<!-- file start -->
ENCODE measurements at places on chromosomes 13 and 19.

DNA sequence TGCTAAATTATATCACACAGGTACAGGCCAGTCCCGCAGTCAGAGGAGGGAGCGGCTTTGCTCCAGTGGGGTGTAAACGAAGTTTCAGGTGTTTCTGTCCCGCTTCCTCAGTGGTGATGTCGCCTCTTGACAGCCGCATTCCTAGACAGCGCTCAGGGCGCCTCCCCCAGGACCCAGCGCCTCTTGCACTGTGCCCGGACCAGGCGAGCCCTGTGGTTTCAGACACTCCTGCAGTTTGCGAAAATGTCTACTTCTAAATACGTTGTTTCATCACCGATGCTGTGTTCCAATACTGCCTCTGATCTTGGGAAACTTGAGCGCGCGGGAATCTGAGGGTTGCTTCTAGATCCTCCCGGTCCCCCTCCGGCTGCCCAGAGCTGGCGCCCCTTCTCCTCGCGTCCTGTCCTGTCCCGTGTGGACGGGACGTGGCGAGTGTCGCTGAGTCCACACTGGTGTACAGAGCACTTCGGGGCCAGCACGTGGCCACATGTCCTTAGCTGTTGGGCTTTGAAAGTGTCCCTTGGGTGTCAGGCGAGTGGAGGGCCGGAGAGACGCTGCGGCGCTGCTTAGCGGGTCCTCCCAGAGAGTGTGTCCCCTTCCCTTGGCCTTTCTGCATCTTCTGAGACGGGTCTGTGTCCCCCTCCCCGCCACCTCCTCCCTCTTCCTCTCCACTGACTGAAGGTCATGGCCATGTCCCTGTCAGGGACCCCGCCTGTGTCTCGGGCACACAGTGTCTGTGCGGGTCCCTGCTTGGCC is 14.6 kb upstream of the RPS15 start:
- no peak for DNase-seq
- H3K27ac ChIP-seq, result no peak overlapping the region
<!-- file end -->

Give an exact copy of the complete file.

ENCODE measurements at places on chromosomes 13 and 19.

DNA sequence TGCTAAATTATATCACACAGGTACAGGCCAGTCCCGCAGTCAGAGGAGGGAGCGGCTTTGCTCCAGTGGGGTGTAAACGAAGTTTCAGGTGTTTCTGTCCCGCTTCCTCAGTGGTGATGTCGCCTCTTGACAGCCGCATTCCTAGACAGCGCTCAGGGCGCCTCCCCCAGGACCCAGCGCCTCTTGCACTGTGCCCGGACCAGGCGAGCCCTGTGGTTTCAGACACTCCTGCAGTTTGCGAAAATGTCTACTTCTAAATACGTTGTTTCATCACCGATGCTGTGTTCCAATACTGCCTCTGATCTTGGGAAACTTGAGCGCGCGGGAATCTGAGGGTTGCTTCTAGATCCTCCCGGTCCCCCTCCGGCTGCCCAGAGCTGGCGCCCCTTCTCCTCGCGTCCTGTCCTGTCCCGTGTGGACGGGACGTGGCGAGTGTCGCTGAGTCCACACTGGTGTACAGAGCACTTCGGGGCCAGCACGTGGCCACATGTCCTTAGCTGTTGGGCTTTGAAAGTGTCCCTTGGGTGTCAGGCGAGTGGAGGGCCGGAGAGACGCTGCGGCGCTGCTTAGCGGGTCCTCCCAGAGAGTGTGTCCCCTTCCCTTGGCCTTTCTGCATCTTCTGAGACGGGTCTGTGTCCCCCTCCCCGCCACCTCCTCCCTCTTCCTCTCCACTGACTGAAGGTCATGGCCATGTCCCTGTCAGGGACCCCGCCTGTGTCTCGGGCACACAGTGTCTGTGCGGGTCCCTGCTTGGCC is 14.6 kb upstream of the RPS15 start:
- no peak for DNase-seq
- H3K27ac ChIP-seq, result no peak overlapping the region